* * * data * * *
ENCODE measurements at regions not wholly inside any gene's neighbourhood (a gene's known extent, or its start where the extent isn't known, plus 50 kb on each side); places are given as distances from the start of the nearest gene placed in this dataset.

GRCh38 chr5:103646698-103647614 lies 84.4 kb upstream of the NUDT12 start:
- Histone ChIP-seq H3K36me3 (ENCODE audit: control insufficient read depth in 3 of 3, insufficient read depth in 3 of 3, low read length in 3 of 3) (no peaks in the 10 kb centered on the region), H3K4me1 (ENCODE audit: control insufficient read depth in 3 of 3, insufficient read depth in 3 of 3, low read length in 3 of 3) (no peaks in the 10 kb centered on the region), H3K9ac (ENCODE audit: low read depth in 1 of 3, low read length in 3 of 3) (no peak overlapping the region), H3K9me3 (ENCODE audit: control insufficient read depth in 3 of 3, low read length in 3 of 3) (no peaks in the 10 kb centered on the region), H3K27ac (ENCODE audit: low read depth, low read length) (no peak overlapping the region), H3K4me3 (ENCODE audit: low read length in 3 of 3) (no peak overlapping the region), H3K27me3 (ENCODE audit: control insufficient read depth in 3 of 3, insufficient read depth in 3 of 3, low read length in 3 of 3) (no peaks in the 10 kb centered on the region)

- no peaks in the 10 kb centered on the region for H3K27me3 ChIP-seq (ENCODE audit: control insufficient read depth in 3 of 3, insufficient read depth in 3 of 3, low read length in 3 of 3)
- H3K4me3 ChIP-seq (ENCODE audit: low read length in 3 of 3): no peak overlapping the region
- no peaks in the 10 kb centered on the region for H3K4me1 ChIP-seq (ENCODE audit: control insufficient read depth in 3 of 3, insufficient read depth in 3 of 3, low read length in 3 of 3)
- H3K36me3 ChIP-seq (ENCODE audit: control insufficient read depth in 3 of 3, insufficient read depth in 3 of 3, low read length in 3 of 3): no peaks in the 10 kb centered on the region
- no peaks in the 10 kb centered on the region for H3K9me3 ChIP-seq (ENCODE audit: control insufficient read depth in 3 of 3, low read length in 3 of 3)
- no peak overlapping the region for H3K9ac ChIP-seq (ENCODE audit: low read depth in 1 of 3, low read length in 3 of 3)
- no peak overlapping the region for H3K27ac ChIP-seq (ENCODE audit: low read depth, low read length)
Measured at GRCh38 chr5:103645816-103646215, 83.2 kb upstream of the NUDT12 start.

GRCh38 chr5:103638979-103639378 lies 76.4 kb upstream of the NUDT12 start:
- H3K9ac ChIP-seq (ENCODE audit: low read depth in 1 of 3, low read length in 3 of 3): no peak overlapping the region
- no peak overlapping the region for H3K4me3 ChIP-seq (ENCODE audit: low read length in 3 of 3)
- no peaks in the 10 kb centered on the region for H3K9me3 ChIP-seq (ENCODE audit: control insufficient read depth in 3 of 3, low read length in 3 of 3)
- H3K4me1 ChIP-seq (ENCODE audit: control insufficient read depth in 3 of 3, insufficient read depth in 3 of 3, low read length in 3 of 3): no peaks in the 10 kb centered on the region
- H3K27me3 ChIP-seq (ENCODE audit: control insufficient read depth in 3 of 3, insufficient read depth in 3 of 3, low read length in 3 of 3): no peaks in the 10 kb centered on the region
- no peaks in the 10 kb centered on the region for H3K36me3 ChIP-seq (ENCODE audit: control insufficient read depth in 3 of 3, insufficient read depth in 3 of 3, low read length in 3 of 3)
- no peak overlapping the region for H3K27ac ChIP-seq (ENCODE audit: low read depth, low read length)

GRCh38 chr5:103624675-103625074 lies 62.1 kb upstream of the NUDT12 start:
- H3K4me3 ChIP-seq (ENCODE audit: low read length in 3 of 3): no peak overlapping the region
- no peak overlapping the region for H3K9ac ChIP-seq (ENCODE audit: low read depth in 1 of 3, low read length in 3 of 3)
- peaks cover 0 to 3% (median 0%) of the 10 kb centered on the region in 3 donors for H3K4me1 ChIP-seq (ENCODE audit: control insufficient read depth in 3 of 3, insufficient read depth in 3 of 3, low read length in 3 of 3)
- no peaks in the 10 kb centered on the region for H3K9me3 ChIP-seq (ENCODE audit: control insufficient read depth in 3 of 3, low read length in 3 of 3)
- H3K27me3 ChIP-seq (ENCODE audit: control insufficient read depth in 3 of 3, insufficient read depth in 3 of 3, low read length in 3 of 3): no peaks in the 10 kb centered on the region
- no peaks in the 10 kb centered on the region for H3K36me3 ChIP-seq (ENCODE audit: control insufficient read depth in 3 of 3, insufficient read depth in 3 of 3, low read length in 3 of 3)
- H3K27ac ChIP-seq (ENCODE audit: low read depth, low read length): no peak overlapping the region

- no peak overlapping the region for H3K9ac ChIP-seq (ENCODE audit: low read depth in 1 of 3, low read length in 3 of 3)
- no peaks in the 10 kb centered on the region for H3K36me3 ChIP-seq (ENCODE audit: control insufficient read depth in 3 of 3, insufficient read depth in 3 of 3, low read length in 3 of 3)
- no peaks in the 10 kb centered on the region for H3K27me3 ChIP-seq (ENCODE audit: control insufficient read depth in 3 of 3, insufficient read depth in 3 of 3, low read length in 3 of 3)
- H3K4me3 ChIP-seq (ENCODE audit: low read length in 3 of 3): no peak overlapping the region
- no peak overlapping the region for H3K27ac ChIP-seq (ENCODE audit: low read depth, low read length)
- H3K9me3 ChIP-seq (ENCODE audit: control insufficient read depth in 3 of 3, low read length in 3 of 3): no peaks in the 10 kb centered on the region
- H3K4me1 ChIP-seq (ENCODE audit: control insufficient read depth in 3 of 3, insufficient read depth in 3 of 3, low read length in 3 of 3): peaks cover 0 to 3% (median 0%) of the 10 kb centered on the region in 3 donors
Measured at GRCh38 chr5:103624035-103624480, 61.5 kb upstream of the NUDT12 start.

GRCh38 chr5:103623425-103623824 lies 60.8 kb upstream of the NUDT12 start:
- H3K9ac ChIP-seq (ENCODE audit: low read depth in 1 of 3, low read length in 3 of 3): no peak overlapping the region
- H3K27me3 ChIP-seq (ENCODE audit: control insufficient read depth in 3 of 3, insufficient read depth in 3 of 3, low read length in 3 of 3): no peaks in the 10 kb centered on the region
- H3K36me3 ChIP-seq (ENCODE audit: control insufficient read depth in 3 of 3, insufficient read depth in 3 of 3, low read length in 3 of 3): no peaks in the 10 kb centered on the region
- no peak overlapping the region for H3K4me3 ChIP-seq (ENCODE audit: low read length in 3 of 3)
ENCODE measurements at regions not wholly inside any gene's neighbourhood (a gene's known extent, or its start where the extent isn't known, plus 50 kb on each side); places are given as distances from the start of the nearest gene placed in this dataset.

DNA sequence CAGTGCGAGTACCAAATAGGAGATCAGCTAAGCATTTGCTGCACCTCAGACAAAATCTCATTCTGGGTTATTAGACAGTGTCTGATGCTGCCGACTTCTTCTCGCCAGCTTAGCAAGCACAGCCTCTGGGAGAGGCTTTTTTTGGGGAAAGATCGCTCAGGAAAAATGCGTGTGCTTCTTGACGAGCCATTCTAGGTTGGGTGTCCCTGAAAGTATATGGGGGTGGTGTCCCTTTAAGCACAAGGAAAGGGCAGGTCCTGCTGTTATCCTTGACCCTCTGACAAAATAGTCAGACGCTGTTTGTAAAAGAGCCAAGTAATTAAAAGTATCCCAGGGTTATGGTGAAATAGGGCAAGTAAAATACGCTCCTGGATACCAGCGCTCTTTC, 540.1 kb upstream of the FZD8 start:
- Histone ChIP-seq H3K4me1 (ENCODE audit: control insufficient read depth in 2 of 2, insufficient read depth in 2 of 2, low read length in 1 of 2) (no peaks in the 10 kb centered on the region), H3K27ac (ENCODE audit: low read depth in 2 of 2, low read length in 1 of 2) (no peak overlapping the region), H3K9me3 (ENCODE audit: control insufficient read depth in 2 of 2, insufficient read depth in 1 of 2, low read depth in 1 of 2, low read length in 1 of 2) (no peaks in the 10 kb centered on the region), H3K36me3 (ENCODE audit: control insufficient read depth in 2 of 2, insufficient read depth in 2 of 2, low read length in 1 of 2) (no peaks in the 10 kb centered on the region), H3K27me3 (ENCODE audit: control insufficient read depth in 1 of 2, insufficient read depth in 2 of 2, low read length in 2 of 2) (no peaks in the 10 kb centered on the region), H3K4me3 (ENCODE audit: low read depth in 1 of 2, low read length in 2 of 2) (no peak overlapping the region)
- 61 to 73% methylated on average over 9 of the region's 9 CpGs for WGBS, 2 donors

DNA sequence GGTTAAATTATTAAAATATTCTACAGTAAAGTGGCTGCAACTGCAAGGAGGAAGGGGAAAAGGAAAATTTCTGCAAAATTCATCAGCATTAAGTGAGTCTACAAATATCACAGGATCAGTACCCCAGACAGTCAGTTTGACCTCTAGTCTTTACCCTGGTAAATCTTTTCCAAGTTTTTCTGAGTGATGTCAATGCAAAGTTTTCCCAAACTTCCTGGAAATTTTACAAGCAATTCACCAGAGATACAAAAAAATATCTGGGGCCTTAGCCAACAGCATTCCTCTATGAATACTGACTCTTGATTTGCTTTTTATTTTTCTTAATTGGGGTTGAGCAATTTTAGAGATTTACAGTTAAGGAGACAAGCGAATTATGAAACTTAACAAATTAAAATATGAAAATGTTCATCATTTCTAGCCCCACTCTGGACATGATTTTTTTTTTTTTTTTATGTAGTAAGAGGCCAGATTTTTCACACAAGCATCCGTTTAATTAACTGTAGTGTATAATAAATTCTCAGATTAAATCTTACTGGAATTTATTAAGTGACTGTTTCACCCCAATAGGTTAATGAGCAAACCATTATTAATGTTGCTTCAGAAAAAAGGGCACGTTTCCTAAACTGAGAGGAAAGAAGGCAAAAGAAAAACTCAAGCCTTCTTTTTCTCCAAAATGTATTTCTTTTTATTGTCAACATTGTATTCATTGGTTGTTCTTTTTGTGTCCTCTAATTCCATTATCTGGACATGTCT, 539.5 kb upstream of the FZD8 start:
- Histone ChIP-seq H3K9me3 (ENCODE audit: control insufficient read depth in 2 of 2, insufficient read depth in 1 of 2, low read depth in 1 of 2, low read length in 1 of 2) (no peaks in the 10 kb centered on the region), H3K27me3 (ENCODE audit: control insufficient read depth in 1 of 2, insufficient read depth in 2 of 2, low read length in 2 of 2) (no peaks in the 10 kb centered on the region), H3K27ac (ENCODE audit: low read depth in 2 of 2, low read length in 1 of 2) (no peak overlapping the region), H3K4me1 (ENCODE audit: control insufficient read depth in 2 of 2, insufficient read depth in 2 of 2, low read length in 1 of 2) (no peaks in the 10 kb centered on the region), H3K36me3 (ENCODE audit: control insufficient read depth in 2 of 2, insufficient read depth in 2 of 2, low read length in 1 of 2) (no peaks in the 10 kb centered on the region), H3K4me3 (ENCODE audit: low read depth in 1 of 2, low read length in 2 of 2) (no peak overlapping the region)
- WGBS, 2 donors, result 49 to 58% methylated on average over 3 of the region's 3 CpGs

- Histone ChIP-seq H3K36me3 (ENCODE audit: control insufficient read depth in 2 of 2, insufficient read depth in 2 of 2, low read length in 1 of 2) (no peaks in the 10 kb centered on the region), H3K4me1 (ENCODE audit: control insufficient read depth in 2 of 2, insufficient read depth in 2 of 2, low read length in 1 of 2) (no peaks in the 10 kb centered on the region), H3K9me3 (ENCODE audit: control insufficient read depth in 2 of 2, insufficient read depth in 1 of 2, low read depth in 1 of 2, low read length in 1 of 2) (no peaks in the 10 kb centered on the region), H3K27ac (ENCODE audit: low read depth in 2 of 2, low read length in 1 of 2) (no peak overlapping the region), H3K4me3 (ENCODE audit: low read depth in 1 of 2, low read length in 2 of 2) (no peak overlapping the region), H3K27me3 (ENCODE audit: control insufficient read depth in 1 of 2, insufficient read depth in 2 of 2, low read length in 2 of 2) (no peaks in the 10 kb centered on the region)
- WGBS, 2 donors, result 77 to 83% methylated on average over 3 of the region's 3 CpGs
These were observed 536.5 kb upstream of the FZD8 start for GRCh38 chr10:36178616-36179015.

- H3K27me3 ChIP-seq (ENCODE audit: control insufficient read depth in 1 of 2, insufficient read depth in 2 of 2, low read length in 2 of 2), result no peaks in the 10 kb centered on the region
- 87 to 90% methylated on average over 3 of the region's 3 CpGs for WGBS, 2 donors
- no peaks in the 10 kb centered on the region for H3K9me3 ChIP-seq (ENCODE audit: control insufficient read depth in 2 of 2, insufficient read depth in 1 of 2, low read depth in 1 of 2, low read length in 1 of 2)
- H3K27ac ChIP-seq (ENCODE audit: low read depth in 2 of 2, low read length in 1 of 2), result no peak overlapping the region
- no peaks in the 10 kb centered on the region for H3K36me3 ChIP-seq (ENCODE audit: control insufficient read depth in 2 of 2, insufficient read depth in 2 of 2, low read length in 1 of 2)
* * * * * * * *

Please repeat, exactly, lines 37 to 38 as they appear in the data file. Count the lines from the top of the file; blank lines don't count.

- H3K9ac ChIP-seq (ENCODE audit: low read depth in 1 of 3, low read length in 3 of 3): no peak overlapping the region
- H3K27me3 ChIP-seq (ENCODE audit: control insufficient read depth in 3 of 3, insufficient read depth in 3 of 3, low read length in 3 of 3): no peaks in the 10 kb centered on the region